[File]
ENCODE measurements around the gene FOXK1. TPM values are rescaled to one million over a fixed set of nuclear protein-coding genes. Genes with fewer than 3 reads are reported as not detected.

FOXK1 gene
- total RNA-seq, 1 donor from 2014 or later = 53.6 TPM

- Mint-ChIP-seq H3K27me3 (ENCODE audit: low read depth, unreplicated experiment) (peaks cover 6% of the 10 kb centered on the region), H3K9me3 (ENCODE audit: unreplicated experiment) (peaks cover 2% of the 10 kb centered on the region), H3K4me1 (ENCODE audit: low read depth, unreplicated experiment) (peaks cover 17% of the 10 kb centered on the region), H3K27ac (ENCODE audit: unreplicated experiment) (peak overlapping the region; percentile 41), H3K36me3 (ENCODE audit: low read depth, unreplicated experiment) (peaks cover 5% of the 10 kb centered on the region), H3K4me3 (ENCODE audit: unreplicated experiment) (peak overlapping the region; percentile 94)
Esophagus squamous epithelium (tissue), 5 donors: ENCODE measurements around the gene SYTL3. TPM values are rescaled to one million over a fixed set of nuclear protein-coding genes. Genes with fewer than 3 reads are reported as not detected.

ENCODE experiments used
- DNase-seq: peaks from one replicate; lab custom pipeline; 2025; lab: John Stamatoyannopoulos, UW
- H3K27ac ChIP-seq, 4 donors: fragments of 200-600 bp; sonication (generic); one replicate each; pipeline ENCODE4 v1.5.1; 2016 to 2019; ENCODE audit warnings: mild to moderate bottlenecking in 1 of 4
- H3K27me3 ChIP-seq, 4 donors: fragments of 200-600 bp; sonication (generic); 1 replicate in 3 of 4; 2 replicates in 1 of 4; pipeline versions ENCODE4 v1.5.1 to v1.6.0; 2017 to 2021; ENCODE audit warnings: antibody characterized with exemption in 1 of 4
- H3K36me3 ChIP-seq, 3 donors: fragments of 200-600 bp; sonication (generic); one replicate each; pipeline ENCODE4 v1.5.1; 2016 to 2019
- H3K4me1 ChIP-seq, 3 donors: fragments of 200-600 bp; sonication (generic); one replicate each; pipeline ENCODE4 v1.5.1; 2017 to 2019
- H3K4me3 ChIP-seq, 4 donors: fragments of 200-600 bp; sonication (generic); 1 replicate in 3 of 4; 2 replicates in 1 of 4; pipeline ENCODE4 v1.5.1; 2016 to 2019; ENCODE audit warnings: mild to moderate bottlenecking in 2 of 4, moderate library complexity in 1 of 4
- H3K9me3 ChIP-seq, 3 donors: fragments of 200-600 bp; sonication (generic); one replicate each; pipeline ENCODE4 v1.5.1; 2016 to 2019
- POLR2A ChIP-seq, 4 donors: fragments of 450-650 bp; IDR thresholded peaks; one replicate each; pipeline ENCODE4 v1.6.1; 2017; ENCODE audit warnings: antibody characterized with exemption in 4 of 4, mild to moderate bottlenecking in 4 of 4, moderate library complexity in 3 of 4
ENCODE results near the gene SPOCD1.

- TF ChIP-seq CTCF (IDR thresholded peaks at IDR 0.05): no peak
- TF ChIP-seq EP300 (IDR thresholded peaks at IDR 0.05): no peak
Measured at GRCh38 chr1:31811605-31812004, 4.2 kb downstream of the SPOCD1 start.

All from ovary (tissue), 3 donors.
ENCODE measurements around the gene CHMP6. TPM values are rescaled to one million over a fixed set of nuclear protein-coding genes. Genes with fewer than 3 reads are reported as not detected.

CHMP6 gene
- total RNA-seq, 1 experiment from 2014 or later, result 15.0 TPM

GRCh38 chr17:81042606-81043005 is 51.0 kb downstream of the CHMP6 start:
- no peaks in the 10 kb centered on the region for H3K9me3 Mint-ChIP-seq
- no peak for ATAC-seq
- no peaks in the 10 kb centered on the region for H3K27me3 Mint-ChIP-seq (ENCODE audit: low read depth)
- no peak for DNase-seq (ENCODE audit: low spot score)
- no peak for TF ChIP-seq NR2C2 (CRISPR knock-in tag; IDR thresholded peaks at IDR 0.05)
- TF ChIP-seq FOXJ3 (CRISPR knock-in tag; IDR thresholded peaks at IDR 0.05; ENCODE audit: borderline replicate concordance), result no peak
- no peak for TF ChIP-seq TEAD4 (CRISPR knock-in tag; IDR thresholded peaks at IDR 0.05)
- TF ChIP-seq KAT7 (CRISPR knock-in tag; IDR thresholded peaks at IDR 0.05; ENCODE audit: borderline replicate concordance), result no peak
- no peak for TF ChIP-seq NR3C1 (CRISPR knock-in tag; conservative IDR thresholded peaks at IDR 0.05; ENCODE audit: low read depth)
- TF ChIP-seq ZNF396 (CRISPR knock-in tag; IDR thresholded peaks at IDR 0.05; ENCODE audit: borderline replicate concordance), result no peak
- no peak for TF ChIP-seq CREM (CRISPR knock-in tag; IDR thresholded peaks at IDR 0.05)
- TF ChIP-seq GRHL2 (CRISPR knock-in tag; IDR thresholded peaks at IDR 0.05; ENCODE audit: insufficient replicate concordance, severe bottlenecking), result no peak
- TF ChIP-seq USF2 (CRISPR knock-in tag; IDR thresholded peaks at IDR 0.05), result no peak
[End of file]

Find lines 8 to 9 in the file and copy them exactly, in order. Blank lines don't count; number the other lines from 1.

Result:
- H3K27ac ChIP-seq, 4 donors: fragments of 200-600 bp; sonication (generic); one replicate each; pipeline ENCODE4 v1.5.1; 2016 to 2019; ENCODE audit warnings: mild to moderate bottlenecking in 1 of 4
- H3K27me3 ChIP-seq, 4 donors: fragments of 200-600 bp; sonication (generic); 1 replicate in 3 of 4; 2 replicates in 1 of 4; pipeline versions ENCODE4 v1.5.1 to v1.6.0; 2017 to 2021; ENCODE audit warnings: antibody characterized with exemption in 1 of 4